36-1 / Editorial

Promiscuous Infrastructures ou La lutte pour l’invention de possibles

EDITORIAL

La grève générale illimitée (GGI) ne mène pas nécessairement à la grève humaine [1], car l’ennemi de la première est surdéterminé et circonscrit. Mais, par moments, la GGI nous a rapproché-es de cette forme-de-vie que pourrait être la grève, celle d’un refus délicieusement affirmatif, inconditionnel, puissant. À la mobilisation totale, nous préférons la fête des trouble-fête. La grève de la vie (cette vie qui ne nous appartient pas, celle qu’on nous vend), où chacun-e se retrouve sous un nouveau jour. Les « communs » ne sont pas donnés d’avance, ils émergent dans la lutte, dans l’invention de nouvelles relations, dans une réactivation psycho-affective du corps social [2] qui rend possible une solidarité jadis plutôt souterraine sous le capitalisme contemporain.

This first bilingual issue was edited by members and friends of the Montreal-based Artivistic collective, alongside FUSE editorial director Gina Badger. [3] The curatorial decisions largely came out of the collective’s engagement with the Québécois student strike and social uprising of 2012, in relation to their ongoing project on “promiscuous infrastructures.” [4] As described by Anne Bertrand, the current issue is one of the outcomes of an iterative experiment in “commoning” between the Artivistic collective, Skol artist-run-centre and FUSE magazine.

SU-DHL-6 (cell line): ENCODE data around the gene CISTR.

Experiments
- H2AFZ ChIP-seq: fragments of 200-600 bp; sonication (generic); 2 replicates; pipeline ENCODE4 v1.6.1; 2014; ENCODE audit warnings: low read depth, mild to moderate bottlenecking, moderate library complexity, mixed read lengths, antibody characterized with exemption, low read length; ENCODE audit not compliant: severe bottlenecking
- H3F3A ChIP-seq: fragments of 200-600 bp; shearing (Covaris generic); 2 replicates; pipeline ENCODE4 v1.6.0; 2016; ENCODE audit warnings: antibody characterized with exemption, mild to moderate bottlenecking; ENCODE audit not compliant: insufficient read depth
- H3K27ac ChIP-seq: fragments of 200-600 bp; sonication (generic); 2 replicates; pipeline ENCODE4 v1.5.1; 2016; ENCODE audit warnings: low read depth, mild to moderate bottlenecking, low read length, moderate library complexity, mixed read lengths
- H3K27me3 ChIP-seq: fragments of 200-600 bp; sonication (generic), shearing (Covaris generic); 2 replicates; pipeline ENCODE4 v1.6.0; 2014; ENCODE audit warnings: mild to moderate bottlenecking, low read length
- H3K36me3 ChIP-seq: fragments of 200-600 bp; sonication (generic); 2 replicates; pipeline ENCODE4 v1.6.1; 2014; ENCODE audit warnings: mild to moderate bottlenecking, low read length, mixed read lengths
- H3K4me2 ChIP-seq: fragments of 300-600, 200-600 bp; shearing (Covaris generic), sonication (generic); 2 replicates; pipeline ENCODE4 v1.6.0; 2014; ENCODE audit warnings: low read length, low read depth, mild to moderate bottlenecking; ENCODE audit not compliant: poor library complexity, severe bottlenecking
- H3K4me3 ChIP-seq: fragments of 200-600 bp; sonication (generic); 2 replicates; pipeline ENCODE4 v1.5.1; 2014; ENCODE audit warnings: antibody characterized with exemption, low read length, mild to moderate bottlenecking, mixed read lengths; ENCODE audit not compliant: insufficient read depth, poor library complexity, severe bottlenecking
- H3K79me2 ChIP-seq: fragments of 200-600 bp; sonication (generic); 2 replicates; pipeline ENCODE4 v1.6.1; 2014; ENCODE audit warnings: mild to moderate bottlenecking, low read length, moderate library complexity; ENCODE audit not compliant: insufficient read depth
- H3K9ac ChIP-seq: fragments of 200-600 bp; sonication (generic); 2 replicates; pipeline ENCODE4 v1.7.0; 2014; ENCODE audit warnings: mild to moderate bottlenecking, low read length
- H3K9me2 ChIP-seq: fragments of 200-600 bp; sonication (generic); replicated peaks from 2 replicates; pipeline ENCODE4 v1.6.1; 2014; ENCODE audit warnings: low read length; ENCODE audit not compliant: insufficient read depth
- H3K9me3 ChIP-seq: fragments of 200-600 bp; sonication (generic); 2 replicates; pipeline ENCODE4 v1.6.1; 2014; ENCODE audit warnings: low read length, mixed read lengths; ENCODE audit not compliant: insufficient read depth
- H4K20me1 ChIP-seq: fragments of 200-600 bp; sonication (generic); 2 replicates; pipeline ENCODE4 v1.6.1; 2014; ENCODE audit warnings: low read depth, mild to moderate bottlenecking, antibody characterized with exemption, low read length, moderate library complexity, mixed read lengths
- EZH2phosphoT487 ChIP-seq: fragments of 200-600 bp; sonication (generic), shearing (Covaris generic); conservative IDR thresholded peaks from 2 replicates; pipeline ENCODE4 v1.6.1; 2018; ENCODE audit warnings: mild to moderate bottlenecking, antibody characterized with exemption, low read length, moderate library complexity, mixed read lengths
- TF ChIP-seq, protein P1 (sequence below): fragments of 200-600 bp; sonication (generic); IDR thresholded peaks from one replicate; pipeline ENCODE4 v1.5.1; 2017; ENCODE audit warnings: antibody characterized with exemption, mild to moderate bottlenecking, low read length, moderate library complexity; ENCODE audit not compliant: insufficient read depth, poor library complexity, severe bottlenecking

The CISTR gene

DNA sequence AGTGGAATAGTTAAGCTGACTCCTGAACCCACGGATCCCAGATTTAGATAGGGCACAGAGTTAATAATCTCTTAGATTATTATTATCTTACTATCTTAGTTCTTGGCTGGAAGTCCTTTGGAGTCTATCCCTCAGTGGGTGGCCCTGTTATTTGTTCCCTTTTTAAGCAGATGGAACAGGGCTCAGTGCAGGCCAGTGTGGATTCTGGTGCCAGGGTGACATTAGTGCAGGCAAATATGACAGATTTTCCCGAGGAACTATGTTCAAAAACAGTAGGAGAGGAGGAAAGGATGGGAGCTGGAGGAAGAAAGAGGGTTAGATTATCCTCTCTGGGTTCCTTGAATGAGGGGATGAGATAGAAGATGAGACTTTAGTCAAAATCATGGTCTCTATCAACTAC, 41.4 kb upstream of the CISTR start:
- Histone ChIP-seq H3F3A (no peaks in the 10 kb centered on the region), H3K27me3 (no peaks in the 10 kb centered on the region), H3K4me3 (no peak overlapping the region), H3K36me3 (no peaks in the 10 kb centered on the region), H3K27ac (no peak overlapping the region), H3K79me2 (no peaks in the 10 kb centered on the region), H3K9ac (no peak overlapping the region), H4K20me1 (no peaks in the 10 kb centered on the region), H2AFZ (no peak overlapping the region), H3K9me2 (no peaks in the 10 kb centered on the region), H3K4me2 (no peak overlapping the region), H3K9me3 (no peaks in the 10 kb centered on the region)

What are Promiscuous Infrastructures? They are strategies of resistance in a hostile political and economic environment that threatens creativity. They are about community building across practices, disciplines, categories and identities. Promiscuous Infrastructures are affectionate, trustworthy, anticapitalist, antiauthoritarian, experimental and fun.

For more than 6 months, hundreds of thousands of people took to the streets to protest an imposed tuition hike and, later, to disobey the government’s special law — echoing a global uprising against austerity measures and neoliberal politics. In this issue, we wish to further investigate the infrastructures of creative resistance in that context. Le lien entre la GGI et les infrastructures entrelacées se situe dans la lutte pour l’invention de possibles. What does the indefinite general strike allow for? What does it keep alive?

This issue is not meant to synthesize what happened or to tell people what they already know, but is an occasion to be self-reflexive, critical and continue the struggle. À cet effet, Mark Paschal dresse un portrait de l’université comme institution capitaliste. Quelle université défend(i)ons-nous? Au lendemain de la grève, plusieurs questions restent en suspens… Nous avons cherché des signaux auprès d’alliés qui ont également vécu les lendemains d’un soulèvement, à Londres (Grace Kyne-Lilley), en Italie (Anna Adamolo), ou en France (Atelier Populaire). En outre, à Montréal, Faiz Abhuani s’intéresse au problème de l’éducation en donnant forme à un projet qui élargit le sens de la discussion.